-x
Disable progress meter.
 
 
-z
Fuzzy package addition: pkg_add should do its best to match package names passed on the command line, even if the versions don't match and it will proceed even if some packages can't be found.
By default, when adding packages via FTP, the ftp(1) program operates in “passive” mode. If you wish to use active mode instead, set the FTPMODE environment variable to “active”. If pkg_add consistently fails to fetch a package from a site known to work, it may be because the site does not support passive mode FTP correctly. This is very rare since pkg_add will try active mode FTP if the server refuses a passive mode connection.

Manual installation

pkg_add differentiates between packages specified on the command line, and packages installed automatically because of inter-dependencies: the first kind will be tagged as ‘installed manually’. The -a option is used internally by the ports(7) infrastructure and dpb(1) to handle dependencies.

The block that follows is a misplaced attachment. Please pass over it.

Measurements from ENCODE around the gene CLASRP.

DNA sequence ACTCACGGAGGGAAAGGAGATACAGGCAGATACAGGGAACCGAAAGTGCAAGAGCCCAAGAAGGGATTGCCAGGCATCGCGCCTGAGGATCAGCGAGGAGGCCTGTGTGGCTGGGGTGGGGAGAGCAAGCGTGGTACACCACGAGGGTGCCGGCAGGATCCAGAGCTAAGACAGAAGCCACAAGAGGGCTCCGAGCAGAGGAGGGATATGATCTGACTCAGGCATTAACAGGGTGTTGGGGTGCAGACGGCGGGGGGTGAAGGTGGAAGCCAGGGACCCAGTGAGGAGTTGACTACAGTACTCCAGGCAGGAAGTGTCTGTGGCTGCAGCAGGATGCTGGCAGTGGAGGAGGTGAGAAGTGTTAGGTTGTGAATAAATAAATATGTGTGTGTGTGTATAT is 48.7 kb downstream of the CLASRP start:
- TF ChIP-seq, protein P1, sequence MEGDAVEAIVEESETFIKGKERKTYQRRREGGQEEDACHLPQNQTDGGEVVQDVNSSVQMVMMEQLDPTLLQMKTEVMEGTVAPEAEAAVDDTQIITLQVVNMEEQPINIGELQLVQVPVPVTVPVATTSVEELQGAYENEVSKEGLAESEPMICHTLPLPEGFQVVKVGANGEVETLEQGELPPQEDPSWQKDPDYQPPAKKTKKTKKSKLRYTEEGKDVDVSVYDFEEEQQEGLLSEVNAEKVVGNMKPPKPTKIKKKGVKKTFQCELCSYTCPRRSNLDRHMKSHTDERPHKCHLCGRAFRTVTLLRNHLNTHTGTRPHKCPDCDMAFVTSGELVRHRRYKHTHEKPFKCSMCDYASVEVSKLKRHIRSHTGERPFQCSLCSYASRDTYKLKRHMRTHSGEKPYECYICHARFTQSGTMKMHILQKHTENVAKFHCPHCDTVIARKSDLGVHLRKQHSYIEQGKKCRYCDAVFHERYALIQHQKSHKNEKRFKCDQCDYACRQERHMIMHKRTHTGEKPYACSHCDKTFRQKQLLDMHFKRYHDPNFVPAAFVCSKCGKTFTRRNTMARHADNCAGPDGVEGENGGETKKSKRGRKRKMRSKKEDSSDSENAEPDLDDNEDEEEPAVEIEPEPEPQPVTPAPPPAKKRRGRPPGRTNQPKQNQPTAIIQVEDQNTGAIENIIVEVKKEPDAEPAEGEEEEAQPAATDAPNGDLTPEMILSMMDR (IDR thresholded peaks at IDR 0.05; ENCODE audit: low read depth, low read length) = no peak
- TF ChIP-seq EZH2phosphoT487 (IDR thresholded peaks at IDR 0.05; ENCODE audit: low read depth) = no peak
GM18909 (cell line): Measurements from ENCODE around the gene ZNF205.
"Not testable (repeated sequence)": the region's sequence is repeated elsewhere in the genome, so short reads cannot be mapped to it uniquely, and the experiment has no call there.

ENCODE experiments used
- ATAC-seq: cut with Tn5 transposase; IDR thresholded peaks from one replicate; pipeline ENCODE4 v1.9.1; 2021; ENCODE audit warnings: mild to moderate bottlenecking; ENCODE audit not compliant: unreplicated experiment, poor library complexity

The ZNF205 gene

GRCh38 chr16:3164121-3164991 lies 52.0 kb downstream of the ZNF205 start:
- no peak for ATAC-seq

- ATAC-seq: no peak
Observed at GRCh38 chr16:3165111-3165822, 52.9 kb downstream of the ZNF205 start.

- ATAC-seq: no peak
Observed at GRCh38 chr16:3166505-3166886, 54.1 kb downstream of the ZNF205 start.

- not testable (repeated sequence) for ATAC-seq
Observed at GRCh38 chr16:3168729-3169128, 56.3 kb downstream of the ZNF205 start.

It is also possible to tweak the ‘installed manually’ status of a package after the fact. Running pkg_add on an already installed package will tag it as ‘installed manually’, even if it was already there as a dependency of something else, and doubling the -a option will remove the ‘installed manually’ tag from installed packages.
pkg_info(1) can be used to show only manually-installed packages, and pkg_delete(1) can be used to remove dependencies when they are no longer needed.

Technical details

pkg_add deals with ‘updatesets’ internally. An updateset is a collection of old package(s) to delete, and new package(s) to install, as an atomic operation. Under normal circumstances, an updateset contains at most one old package and one new package, but some situations may require pkg_add to perform several installations/deletions at once.
For each new package in an updateset, pkg_add extracts the package's “packing information” (the packing-list, description, and installation/deinstallation scripts) into a special staging directory in /var/tmp (or PKG_TMPDIR if set) and then runs through the following sequence to fully extract the contents of the package:
  1. A check is made to determine if the package is already recorded as installed. If it is, the installation is terminated.